Trump plan aims to be pro-pharma and cut drug prices

Views & Analysis

Facing opposition and delay to healthcare reform in Congress, Trump aims to pass an executive order to address drug pricing - but it contains the now familiar contradictions

Donald Trump is understood to be preparing an executive order to tackle drug prices - but leaked details suggest it is far more pharma-friendly than originally thought.

The rumours have led to a major rally in pharma shares, and the biotech index has had its best three day performance since Trump won the election in November.

Trump had previously gone on record as saying that industry is “getting away with murder” with high prices, but contrasting pro-industry moves have made his drug pricing policy incoherent.

Trump has reportedly set up a “Drug Pricing and Innovation Working Group” containing many people who have close ties to industry.

Brian Skorney, an analyst at Robert W Baird & Co told Bloomberg that Trump’s focus will be “removing barriers to entry rather than a direct attack on pricing.”

Ideas from the working group have already made it into a draft executive order, and cover a wide range of novel  approaches to tackling pricing issues - some looking far less workable than others.

The plans are said to include efforts to promote competition in the US market, and value-based agreements.

However because these policy ideas have been supported by pharma - or even suggested by them in the first place - critics are sceptical that they would bring about lower prices.

Another proposal is said to be using US Treasury bonds as an alternative payment method for high cost drugs, especially those whose benefits will pay off over a long period.

The plans also include the idea of extending the patent life of drugs in foreign markets, a move intended to allow the rest of the world to produce a greater share of pharma's profits.

The perception is that US customers pay more to compensate for price controls elsewhere in the world.  However making this reality looks far-fetched for the Trump administration, as it would require brokering a complex multinational deal.

Trump abandoned the Trans-Pacific Partnership earlier this year, and there are no signs of progress on a replacement.

And another policy described as a “head scratcher” by one expert would relax a rule where the drug industry gives discounts to hospitals and clinics that serve large numbers of low-income patients.

Industry has complained the programme is being abused, while hospitals say they would have to cut services without it.

[caption id="attachment_29140" align="alignnone" width="265"]Dr Joshua Sharfstein. Photo: John Hopkins University Dr Joshua Sharfstein. Photo: John Hopkins University[/caption]

Dr Joshua Sharfstein, a professor at Johns Hopkins Bloomberg School of Public Health, a top FDA official under president Obama, said: “This is the executive order to lower drug prices – why would you put in a provision that would raise drug prices?”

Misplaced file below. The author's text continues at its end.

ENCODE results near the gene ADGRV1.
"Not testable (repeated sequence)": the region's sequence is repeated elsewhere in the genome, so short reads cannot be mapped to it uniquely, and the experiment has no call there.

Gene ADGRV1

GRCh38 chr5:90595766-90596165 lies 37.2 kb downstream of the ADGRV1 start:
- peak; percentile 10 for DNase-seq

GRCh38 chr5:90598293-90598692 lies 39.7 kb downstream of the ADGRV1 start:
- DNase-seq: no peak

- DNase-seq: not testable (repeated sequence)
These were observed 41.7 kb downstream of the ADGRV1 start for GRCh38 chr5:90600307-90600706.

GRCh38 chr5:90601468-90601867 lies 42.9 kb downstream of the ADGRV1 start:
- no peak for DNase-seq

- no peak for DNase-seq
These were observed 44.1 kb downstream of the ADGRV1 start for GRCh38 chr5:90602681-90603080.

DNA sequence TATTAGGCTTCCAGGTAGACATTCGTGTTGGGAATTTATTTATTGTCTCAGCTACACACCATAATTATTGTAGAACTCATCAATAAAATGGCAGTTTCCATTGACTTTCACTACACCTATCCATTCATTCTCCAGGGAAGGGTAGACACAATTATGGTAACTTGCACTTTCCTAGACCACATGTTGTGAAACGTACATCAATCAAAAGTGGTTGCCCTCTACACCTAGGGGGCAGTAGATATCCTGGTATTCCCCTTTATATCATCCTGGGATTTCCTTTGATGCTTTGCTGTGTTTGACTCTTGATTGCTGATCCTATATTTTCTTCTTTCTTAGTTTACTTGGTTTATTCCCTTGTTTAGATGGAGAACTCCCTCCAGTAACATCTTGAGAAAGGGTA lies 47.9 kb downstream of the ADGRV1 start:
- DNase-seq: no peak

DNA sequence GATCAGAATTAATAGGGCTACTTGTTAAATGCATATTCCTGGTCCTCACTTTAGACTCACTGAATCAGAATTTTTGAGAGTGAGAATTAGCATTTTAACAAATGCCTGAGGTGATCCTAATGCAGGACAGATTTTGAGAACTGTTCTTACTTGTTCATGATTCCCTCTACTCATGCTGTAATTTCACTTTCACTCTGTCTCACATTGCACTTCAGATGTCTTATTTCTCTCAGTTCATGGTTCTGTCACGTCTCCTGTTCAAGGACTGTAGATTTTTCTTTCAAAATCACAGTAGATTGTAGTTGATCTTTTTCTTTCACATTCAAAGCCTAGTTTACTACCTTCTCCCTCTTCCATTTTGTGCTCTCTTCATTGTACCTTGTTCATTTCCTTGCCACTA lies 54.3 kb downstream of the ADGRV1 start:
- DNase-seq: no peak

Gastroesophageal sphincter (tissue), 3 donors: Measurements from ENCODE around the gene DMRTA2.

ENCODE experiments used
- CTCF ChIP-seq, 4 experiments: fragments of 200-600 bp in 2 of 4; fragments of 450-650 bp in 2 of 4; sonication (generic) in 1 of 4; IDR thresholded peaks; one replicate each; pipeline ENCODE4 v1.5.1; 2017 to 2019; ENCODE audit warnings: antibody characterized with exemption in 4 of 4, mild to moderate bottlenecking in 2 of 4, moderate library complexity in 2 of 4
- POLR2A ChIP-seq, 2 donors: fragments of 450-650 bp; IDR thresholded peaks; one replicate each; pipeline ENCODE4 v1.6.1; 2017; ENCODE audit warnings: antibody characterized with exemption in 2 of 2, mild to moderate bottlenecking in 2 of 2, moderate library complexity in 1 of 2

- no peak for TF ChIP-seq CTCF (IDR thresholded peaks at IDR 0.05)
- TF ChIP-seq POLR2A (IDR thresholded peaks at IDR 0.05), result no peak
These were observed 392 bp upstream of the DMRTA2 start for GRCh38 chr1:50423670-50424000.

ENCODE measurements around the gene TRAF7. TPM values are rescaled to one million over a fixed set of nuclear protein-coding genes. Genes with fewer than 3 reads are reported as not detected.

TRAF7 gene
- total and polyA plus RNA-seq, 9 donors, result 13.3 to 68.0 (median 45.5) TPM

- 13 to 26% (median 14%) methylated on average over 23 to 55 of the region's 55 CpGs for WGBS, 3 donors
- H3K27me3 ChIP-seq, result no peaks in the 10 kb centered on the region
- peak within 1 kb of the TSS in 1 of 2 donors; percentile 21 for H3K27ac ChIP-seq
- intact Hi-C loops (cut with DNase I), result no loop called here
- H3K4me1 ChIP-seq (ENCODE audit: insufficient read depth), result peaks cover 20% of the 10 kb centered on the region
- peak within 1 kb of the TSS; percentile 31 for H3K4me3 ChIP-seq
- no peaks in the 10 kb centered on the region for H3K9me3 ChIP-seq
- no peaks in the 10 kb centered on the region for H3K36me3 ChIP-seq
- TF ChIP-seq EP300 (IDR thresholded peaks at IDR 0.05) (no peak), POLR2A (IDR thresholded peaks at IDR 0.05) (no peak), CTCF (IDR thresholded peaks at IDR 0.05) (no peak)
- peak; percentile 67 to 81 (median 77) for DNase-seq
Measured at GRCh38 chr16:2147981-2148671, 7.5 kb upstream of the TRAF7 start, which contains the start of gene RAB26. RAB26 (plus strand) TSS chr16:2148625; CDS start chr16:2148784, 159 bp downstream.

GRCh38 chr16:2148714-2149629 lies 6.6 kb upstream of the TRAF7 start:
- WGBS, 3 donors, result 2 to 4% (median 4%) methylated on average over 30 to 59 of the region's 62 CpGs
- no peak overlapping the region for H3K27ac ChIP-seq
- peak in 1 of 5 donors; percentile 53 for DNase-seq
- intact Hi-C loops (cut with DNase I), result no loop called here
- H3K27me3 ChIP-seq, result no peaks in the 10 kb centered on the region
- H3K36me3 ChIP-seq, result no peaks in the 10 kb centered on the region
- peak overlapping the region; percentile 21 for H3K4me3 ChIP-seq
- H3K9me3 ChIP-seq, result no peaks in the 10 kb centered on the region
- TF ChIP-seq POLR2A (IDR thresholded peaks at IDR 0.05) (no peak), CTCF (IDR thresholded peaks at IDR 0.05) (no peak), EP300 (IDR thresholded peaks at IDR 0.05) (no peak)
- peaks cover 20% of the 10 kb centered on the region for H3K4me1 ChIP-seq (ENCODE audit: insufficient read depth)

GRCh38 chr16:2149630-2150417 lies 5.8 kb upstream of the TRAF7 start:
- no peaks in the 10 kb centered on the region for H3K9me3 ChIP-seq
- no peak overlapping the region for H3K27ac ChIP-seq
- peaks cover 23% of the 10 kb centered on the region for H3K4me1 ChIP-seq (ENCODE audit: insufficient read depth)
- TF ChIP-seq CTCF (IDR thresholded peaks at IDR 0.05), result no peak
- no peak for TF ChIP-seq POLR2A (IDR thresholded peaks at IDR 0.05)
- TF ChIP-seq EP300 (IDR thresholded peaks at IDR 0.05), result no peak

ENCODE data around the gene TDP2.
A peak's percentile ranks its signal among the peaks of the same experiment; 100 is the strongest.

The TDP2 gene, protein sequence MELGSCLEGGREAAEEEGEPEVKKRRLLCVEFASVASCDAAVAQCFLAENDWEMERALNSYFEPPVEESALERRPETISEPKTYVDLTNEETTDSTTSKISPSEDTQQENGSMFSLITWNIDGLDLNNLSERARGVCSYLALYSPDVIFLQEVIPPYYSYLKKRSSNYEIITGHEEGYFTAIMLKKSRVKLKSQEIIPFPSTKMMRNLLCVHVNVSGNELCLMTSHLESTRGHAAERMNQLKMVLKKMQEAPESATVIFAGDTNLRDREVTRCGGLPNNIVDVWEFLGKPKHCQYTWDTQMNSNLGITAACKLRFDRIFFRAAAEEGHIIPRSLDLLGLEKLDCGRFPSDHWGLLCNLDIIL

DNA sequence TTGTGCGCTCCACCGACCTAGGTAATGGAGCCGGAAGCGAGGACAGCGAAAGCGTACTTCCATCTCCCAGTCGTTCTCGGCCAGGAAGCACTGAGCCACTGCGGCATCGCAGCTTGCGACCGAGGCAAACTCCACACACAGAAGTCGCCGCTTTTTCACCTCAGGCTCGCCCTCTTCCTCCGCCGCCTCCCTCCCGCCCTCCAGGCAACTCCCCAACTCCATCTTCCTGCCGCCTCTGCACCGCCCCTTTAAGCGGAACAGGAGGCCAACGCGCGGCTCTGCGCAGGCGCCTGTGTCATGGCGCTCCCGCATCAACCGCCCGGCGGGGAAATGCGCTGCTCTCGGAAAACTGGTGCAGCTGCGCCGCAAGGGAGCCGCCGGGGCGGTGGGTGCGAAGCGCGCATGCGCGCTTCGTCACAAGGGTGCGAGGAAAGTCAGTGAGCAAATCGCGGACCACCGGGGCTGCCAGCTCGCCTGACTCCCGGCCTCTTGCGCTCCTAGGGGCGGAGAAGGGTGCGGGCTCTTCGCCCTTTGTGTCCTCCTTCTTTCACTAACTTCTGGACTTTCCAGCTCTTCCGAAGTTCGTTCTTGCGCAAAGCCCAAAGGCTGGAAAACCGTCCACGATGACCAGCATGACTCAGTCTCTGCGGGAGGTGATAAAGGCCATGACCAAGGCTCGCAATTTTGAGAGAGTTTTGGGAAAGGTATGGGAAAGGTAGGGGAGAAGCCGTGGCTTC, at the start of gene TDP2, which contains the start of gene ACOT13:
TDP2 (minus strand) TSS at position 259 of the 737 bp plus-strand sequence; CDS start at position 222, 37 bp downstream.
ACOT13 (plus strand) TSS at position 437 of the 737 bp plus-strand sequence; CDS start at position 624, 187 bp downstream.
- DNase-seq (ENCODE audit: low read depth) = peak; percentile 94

Trump had previously promised to tackle the core issue around US pricing, which is that the federal government and its agencies are blocked from control medicines prices.

He had pledged to allow the federal programme Medicare to use its bargaining power to negotiate prices, a move that would bring the US into line with most other countries.  However Trump has signalled that he won't be considering this option - cue audible sighs of relief from pharma industry leaders.

While this would be anathema to pharma, a recent Kaiser poll showed most of the US public would support such as move.  A full 92% supported allowing Medicare to negotiate with pharma, with 87% also in favour of making generic drug launches easier.

The White House has deemed the executive order necessary, as it is in a hurry to act on Trump's promises of change.  Trump is also looking to circumvent Congress, where the Republican's American Health Care Act will be returning to the Senate, but is likely to face intense scrutiny and opposition.

However, as with other hastily signed executive orders coming out of the White House, any such measures will have limited impact.

Experts insist that to bring about major change require legislation. But as with the healthcare reform, Trump cannot necessarily rely on Republicans to back any drug pricing proposals.

Some have predicted that the Republican's American Health Care Act could be passed by the Senate before the 4th of July summer recess - but deep ideological divisions within the party will have to be resolved first.

The legislation has been made more palatable by delaying some of the more controversial aspects, such as delaying cuts to Medicaid until after state governor elections next year.

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Andrew McConaghie

22 June, 2017